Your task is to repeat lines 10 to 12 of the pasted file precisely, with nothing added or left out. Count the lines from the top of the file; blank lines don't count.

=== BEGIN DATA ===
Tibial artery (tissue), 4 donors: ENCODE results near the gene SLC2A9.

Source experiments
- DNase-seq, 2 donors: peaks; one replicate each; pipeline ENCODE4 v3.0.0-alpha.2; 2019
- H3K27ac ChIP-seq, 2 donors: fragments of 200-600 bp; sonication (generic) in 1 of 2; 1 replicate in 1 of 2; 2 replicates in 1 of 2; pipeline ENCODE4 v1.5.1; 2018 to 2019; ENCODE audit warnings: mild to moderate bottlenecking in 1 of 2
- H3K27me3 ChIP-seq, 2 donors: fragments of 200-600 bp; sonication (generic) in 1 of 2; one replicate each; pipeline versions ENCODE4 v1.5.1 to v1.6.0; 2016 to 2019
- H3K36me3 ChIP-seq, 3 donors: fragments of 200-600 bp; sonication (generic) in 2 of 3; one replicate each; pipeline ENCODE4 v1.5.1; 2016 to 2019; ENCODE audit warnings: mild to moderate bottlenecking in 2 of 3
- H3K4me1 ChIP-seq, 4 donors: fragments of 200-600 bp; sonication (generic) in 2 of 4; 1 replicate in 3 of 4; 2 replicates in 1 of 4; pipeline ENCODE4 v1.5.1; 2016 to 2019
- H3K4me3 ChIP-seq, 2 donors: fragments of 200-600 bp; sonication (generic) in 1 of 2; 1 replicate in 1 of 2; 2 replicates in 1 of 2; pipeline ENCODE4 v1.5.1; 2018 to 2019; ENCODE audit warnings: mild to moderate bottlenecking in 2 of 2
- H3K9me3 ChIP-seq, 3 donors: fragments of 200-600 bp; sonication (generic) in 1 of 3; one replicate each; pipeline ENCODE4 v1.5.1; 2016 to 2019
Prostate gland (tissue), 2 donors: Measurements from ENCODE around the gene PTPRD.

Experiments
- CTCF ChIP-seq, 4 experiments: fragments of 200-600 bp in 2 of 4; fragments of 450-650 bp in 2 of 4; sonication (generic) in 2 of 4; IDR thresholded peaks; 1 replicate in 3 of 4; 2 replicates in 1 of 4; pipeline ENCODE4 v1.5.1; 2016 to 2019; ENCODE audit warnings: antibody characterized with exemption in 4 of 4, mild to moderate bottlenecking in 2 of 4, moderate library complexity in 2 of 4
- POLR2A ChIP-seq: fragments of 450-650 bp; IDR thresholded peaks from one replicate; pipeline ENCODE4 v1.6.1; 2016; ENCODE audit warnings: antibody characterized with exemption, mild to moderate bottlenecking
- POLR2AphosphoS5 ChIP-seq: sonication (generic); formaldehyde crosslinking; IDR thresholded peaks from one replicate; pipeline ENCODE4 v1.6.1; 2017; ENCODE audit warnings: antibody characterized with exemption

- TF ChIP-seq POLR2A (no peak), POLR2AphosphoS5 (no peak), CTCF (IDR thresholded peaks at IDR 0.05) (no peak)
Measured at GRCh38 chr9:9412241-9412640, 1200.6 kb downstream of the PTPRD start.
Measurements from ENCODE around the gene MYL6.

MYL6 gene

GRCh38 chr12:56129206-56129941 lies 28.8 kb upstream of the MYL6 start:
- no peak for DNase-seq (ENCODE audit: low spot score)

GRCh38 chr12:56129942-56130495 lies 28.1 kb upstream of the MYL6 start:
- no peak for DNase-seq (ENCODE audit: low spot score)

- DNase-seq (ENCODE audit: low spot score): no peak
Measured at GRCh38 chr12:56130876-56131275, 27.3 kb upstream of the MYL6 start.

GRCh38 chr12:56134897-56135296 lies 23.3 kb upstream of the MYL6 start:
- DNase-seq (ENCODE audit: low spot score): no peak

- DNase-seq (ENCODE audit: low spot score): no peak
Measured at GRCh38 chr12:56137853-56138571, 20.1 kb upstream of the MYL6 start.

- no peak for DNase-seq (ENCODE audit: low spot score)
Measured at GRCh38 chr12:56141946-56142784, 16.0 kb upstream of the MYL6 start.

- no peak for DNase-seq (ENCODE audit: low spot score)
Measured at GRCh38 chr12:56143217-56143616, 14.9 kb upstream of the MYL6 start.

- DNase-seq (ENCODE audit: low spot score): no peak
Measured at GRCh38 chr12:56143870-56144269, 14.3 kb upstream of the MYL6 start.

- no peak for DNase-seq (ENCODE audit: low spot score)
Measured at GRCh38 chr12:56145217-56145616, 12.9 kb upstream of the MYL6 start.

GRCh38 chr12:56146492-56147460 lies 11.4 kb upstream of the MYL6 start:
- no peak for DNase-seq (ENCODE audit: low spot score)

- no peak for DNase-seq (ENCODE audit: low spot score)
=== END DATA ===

Prostate gland (tissue), 2 donors: Measurements from ENCODE around the gene PTPRD.

Experiments
- CTCF ChIP-seq, 4 experiments: fragments of 200-600 bp in 2 of 4; fragments of 450-650 bp in 2 of 4; sonication (generic) in 2 of 4; IDR thresholded peaks; 1 replicate in 3 of 4; 2 replicates in 1 of 4; pipeline ENCODE4 v1.5.1; 2016 to 2019; ENCODE audit warnings: antibody characterized with exemption in 4 of 4, mild to moderate bottlenecking in 2 of 4, moderate library complexity in 2 of 4